Election Cake, like a bite from American history, makes its rounds every November. I make it every year, but only once a year – just before the election. Preparing Election Cake is a celebration of love, patriotism, politics, and history.
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Election Cake's History
In early America, the electoral process brought communities together in festivity and revelry. Families traveled from the far reaches of their region to town centers where they enjoyed a holiday – visiting neighbors' homes, dancing at balls, drinking, carousing, and mustering for the local militia. Indeed, for a time before America revolted and became a nation in her own right, these celebratory spiced cakes that we know (or used to know) as election cakes were called muster cakes.
After the revolution, there was no need to muster, but festivities still surrounded the electoral process and these spiced and fruit-studded cakes were renamed for the annual elections. Election cakes commissioned by local government could often command several hundred dollars by today’s standards, as they were massive, and intended to feed an entire community of voters.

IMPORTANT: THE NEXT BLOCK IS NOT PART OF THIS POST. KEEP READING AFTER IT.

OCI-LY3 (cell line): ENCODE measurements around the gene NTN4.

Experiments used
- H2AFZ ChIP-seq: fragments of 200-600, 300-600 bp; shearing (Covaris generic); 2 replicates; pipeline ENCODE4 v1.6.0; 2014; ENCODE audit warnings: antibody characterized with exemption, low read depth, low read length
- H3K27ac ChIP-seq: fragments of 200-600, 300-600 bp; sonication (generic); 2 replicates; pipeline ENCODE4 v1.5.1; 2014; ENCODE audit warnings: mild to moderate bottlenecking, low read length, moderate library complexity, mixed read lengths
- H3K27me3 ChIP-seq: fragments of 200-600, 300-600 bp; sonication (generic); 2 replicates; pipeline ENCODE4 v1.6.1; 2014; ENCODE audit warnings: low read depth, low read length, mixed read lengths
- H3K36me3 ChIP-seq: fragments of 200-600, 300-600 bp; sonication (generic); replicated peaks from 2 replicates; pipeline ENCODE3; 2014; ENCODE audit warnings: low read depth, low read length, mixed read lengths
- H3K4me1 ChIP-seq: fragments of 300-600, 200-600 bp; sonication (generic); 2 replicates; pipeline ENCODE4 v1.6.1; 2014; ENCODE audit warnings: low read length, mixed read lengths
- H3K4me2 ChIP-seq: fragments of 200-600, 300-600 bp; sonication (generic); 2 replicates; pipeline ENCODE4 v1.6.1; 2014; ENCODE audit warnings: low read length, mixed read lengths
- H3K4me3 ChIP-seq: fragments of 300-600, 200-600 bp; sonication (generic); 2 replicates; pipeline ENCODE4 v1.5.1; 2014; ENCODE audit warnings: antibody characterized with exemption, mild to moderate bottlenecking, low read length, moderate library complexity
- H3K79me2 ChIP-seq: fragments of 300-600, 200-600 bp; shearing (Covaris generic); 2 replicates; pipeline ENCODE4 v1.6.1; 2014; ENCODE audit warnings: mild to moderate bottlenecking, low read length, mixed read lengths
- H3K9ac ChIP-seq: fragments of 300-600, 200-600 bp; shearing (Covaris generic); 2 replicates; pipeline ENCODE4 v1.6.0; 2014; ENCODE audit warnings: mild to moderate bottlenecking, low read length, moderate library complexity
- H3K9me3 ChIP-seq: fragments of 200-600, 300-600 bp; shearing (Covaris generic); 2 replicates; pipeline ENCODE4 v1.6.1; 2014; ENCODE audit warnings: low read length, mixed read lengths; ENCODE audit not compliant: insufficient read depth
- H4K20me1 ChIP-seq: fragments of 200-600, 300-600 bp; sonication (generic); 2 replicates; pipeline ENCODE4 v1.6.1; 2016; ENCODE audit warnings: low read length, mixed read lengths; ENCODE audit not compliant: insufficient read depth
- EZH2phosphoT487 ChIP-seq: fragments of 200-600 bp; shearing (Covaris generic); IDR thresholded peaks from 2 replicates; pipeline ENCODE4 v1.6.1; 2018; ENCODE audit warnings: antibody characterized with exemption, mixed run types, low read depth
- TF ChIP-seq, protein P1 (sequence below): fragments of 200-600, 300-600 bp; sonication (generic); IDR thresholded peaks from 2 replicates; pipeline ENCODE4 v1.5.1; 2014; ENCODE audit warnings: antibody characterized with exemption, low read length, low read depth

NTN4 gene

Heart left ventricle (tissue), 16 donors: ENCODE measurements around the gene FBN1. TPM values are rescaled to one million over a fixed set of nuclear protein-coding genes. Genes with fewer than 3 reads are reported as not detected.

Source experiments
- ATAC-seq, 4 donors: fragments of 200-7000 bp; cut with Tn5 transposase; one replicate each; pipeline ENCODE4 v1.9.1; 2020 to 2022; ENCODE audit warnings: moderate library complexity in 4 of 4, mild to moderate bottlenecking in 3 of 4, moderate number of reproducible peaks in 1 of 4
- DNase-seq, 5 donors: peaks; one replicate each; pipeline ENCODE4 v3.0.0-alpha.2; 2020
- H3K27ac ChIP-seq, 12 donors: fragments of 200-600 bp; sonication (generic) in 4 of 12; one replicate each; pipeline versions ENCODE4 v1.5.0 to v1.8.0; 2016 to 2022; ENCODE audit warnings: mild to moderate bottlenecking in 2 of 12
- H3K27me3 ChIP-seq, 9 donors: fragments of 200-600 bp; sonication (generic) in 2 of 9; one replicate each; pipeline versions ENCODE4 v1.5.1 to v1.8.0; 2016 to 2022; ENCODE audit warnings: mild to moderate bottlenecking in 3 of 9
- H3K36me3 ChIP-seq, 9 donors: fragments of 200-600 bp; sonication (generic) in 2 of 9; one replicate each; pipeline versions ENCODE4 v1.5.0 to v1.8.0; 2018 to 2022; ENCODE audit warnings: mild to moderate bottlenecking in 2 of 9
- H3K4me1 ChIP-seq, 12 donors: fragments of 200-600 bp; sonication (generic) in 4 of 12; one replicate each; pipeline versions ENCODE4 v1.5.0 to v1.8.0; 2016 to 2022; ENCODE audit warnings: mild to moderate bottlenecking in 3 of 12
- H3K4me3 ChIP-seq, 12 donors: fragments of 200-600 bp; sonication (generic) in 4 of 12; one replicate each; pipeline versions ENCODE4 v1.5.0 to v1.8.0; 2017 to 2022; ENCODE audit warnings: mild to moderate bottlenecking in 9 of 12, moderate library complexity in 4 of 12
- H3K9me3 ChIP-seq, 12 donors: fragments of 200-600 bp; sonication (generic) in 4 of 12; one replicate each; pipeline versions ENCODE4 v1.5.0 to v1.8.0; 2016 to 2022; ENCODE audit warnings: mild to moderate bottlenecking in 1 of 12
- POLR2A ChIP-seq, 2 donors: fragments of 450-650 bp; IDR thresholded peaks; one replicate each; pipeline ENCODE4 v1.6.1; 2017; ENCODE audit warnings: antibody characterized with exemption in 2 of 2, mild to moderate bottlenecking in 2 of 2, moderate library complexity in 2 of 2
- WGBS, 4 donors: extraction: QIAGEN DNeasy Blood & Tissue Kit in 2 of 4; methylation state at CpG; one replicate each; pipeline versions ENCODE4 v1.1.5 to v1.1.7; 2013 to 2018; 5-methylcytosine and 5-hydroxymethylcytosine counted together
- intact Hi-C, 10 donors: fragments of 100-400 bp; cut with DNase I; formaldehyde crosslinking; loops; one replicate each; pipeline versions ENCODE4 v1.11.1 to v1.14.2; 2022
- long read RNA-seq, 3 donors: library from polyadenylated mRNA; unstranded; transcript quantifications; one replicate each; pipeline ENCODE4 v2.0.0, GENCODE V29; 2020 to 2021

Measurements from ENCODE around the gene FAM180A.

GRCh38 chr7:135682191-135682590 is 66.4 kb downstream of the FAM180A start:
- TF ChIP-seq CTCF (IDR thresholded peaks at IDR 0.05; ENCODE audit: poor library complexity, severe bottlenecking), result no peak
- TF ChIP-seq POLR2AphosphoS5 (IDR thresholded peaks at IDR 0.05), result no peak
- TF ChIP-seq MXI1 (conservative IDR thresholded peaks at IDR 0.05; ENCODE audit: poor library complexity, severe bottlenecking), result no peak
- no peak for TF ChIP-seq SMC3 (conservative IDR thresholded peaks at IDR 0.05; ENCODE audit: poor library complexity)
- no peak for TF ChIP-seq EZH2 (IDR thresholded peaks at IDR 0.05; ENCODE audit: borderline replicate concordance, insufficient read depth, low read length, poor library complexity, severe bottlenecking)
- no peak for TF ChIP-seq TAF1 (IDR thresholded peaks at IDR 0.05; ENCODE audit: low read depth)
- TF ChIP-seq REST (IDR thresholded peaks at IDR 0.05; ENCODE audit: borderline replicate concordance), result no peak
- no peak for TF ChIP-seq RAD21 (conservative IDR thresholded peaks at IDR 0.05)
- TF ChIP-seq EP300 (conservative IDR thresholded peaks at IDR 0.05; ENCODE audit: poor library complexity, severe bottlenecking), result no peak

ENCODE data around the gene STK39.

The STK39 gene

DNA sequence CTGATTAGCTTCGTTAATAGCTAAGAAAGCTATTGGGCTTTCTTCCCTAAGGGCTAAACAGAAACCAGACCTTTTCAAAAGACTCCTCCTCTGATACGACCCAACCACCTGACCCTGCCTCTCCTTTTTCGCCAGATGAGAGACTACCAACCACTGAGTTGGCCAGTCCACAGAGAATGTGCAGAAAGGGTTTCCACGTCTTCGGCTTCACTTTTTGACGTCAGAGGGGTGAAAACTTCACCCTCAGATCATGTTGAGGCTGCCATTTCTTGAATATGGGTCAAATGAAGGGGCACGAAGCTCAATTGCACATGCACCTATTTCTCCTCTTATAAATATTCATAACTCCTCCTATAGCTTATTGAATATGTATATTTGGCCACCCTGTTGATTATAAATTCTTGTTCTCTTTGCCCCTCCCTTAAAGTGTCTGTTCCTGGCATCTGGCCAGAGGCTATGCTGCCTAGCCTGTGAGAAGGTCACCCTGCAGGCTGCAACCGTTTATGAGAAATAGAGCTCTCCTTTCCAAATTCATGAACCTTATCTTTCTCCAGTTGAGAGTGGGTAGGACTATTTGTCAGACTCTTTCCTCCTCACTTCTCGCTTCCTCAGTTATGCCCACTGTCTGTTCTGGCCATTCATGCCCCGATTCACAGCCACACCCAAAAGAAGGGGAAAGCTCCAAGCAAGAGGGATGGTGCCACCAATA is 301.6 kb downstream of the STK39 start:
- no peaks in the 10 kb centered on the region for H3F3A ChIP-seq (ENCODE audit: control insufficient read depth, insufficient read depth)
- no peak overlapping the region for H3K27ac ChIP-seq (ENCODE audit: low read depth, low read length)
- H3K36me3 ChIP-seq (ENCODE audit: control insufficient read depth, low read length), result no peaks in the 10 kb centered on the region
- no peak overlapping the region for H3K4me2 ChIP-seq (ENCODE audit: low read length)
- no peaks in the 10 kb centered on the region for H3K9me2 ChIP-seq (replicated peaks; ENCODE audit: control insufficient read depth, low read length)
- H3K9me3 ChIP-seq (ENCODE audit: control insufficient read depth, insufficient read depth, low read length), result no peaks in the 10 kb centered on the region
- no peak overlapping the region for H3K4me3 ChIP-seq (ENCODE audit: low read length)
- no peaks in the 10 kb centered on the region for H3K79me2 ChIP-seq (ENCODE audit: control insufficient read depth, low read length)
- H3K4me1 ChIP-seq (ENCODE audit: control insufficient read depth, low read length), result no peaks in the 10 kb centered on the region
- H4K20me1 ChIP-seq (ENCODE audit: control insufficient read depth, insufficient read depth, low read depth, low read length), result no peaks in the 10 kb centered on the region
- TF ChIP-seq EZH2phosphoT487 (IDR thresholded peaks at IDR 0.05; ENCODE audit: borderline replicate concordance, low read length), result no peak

By the middle of the 19th century, states and municipalities no longer commissioned the cakes and what was first a symbol of conviviality and festivity began to take on an ulterior motive: slices of election cake were provided as an incentive to vote a straight ticket or for a particular candidate.
Election Cake's area a traditional sourdough cake
A charming old-world recipe, preparing an election cake is a slow process, one that fell from favor by the late 19th century when cakes leavened by baking powder became all the rage.
Cakes of the 16th, 17th, and 18th centuries were typically produced through soaking or sour leavening - like sourdough bread, while those cakes that weren’t prepared in this manner, such as Portugal Cake, excluded wheat flour in favor of blanched almond meal.
Not only were election cakes prepared through a long soak in fresh or sour milk coupled with sour leavening, but they were filled with butter and eggs, spiked with brandy and wine, and then flavored with allspice, cinnamon, nutmeg, and coriander. Cooks studded the spiced cakes with dried fruit – mostly prunes, raisins, and currants, but whatever was readily available.
Traditional Election Cakes could feed an entire community.
A special occasion food, cakes were prepared in magnificent quantities – enough to make a modern cook blush. In one of the first recorded recipes for election cake, Amelia Simmons calls for more than three dozen eggs, a quart of brandy, and fourteen pounds of sugar. The sugar available in this period would have been unrefined and naturally rich in molasses, similar to Mexican piloncillo or Indian jaggery.
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